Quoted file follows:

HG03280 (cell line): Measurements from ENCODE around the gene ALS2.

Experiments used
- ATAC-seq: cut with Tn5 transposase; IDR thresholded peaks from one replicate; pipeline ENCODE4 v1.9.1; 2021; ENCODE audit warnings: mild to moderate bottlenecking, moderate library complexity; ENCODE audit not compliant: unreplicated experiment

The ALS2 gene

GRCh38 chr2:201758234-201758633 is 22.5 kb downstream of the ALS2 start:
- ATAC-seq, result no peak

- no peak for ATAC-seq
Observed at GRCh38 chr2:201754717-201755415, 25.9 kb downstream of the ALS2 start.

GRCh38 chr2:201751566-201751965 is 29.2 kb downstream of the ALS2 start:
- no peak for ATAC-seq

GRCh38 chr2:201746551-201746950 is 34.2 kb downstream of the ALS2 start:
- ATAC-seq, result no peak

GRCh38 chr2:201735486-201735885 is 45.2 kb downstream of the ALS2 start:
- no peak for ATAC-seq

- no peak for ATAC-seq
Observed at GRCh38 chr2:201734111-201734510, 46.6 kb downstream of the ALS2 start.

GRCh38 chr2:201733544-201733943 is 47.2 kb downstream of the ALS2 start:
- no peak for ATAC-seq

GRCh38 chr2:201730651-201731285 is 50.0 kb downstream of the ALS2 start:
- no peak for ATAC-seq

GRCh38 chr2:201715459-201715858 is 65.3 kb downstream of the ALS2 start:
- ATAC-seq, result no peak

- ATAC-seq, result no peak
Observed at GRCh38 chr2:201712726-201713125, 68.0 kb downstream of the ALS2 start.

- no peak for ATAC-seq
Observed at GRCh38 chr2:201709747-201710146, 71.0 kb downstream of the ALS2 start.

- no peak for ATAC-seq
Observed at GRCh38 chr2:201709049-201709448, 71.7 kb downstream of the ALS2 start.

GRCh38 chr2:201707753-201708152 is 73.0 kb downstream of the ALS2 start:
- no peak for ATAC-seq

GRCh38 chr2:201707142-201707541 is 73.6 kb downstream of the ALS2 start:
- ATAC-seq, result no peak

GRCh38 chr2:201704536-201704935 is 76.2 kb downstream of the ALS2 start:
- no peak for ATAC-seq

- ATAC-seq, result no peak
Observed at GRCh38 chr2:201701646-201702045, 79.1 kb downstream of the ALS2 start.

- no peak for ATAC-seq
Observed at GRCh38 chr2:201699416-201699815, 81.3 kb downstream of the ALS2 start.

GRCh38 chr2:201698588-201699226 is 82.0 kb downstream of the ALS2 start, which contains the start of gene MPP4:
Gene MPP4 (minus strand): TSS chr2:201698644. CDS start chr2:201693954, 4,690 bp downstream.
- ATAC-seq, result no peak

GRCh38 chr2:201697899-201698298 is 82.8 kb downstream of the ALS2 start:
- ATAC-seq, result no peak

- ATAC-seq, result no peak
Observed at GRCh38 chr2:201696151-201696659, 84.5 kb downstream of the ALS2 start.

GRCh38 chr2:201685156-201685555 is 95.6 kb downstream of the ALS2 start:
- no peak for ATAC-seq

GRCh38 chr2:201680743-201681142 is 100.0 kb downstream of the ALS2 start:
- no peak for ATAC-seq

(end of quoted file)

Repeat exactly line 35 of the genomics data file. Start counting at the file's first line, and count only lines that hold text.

- ATAC-seq, result no peak